Past the Bordeaux and into the Valley

figeac
We ate well. This was supposed to be a restaurant review. But we drank better and more than we ate, so I can’t remember what the food was like, so this will not be a review of food but a discussion on Bordeaux.
For it was Bordeaux that brought us together, in Constantia, at the Jonkershuis Restaurant which is on the Groot Constantia Estate. And we were there, Boela Gerber the resident winemaker, and myself, because I had procured some Bordeaux from Roland Peens at the Wine Cellar. And I thought it was good.
It was Ch?+¦???+¦?+¦-ú?+¦+¬teau Yon-Figeac 2000, a fine St. Emilion meaning Merlot, mostly. Boela arrived with a flint bottle of gold. It was Ch?+¦???+¦?+¦-ú?+¦+¬teau Smith Haut Lafitte Blanc 2004. I was happy, as I do not know white Bordeaux that well, like most plebs considering the region to specialize in reds.
The Lafitte Blanc was cold, but we iced it anyway. We sipped on some Groot Constantia Sauvignon Blanc 2008, which is a fine white wine. It is fresh and lively, and nice to drink.
Boela pulled the cork on the Lafitte. I smelt the wine, and it was an aroma unlike any white wine I had had the pleasure of meeting before. It had a nutty, orange peel aroma and I could smell it was dry, very dry. There was an oxidized character to it, but an agreeable one as this is the way these white wines are made.
It was bone-dry to the taste. So dry it actually shocked by mouth a bit. I turned back to the Groot Constantia Sauvignon Blanc, which now seemed trembling with tropical fruit compared to the dry French wine.
The Lafitte was awfully good to drink. It had a lot of grip on the mouth. The nutty sharpness that I got on the nose carried through to the mouth. It was herby, also, like dried herbs. With a light mouth-feel, that made you want to drink more, which is what we did.
The Yon-Figeac followed, and at this time we were eating, I remember, meat. The wine smelt of fresh blood and wild flowers. It was very good when I had finished working the aroma and allowed it to pass by my lips. It was not tight, this wine. Not tight at all. At nine years, it was of a good age.
There was fruit, black fruit, but it was still restrained. Not tight at all, just restrained, meaning the wine could last another ten years in the bottle.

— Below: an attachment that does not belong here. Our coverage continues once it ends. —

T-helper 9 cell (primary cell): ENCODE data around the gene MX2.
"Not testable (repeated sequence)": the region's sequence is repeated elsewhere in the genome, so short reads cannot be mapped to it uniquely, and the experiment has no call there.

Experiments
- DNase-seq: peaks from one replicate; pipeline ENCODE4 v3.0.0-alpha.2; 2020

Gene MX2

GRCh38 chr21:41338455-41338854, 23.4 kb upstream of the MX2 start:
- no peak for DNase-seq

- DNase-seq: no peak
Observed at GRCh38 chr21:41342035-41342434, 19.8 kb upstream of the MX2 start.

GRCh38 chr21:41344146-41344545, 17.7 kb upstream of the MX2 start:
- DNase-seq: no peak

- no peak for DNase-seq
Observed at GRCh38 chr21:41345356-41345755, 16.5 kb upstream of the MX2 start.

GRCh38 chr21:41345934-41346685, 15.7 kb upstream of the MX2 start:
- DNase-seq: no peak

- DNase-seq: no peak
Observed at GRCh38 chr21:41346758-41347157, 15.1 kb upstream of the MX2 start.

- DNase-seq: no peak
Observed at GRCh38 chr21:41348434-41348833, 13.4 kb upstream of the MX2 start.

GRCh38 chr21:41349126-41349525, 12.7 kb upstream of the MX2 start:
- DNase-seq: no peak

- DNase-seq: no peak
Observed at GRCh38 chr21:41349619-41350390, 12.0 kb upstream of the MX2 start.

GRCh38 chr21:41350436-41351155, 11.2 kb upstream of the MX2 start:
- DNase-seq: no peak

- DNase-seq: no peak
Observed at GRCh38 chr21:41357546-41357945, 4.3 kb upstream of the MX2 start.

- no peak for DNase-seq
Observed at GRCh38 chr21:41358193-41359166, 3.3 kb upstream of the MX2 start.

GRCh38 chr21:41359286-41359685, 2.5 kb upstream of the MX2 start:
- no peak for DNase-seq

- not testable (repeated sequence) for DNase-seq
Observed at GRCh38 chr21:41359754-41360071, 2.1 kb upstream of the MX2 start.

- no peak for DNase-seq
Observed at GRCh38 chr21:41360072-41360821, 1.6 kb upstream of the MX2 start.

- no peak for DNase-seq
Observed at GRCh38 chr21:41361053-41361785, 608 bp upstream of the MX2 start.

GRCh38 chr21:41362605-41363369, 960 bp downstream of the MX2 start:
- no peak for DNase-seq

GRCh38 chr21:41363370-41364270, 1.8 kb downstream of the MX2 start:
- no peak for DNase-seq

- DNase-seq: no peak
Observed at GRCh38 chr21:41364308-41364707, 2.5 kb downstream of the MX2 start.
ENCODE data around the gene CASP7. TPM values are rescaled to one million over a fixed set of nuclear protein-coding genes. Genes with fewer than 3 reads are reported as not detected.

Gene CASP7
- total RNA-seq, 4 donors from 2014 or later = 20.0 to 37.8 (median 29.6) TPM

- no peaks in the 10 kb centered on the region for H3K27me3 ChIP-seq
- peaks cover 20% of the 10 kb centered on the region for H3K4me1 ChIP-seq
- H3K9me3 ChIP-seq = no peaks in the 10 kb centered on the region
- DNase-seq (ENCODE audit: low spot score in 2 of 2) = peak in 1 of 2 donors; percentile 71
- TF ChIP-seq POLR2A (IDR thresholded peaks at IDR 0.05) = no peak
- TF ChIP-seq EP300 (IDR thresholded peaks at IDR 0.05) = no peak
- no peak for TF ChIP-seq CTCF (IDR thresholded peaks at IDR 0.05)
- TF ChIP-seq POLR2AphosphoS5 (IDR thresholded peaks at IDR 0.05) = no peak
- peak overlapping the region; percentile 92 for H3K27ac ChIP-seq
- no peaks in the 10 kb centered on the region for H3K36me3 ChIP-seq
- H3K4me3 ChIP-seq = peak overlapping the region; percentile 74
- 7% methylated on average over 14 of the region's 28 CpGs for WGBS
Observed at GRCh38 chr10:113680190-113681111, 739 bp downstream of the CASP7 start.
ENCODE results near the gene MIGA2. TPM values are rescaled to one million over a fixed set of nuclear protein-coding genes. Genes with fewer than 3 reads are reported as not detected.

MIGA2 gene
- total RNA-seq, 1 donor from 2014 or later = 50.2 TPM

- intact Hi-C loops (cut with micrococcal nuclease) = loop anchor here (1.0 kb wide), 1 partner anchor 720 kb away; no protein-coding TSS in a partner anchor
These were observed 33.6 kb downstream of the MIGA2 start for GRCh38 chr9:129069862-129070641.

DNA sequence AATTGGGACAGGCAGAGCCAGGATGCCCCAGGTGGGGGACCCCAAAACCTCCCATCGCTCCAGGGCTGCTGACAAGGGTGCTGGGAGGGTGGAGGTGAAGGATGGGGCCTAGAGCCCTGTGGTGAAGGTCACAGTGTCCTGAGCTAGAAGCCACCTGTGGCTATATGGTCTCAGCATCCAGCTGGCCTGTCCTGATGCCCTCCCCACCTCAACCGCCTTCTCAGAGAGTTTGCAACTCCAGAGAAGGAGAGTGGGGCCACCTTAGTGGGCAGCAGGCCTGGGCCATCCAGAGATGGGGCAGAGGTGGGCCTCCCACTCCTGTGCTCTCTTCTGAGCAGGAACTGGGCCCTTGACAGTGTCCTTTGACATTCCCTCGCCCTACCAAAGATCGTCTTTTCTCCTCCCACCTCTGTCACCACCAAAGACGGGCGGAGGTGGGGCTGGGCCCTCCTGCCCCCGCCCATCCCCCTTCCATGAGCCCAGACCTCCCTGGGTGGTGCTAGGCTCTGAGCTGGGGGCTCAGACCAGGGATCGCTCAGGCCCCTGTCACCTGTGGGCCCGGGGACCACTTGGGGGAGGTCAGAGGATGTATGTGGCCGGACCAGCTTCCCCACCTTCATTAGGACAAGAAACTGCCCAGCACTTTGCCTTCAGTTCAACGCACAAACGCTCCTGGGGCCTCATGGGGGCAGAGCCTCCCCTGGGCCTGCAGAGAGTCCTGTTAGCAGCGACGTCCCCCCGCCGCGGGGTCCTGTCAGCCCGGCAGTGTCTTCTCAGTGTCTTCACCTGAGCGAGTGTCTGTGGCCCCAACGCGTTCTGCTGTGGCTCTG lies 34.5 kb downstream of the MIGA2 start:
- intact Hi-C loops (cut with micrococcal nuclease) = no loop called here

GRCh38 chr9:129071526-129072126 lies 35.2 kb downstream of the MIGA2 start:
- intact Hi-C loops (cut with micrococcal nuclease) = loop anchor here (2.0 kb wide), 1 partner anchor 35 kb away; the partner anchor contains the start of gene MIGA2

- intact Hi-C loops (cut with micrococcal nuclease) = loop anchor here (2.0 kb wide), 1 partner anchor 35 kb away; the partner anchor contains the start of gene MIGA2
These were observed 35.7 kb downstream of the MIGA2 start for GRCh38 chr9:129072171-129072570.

There was no sharpness of tannins, just an operatic lightness of harmonious red wine flavours. With a hint of leather. It was deliciously easy to drink, this wine.
We finished the bottle easily, talking of wine and France and that pretty river that runs to the west of Toulouse. The one with the heavy trout and the deep ripples.
However, we still needed more wine. So I suggested we drink a wine from Groot Constantia, which was the right thing, the best thing, to do as we were on Groot Constantia. Boela suggested the Gouverneurs Reserve, which he made, and we ordered the 2004. A good year.
The wine is Cabernet Sauvignon and Merlot, mainly. With Cabernet Franc, and Malbec. And it was fascinating drinking this wine after the Yon-Figeac. The power was enticing and it was haunting. The power of the wine stayed, long after the mulberry and fynbos notes had departed. It was bigger than the Bordeaux, bigger and more robust. There was a gracious elegance we liked so much, we had another bottle to cleanse the palate and really giver the livers a well-deserved bit of working out.
Two good Bordeaux and one fine South African. Throw in a bit of fine conversation between two real men, and this is what wine is all about.
Earl Dexter

smith

Enjoyed this article?

Subscribe and never miss a post again.

One thought on “Past the Bordeaux and into the Valley

Leave a Reply

Your email address will not be published. Required fields are marked *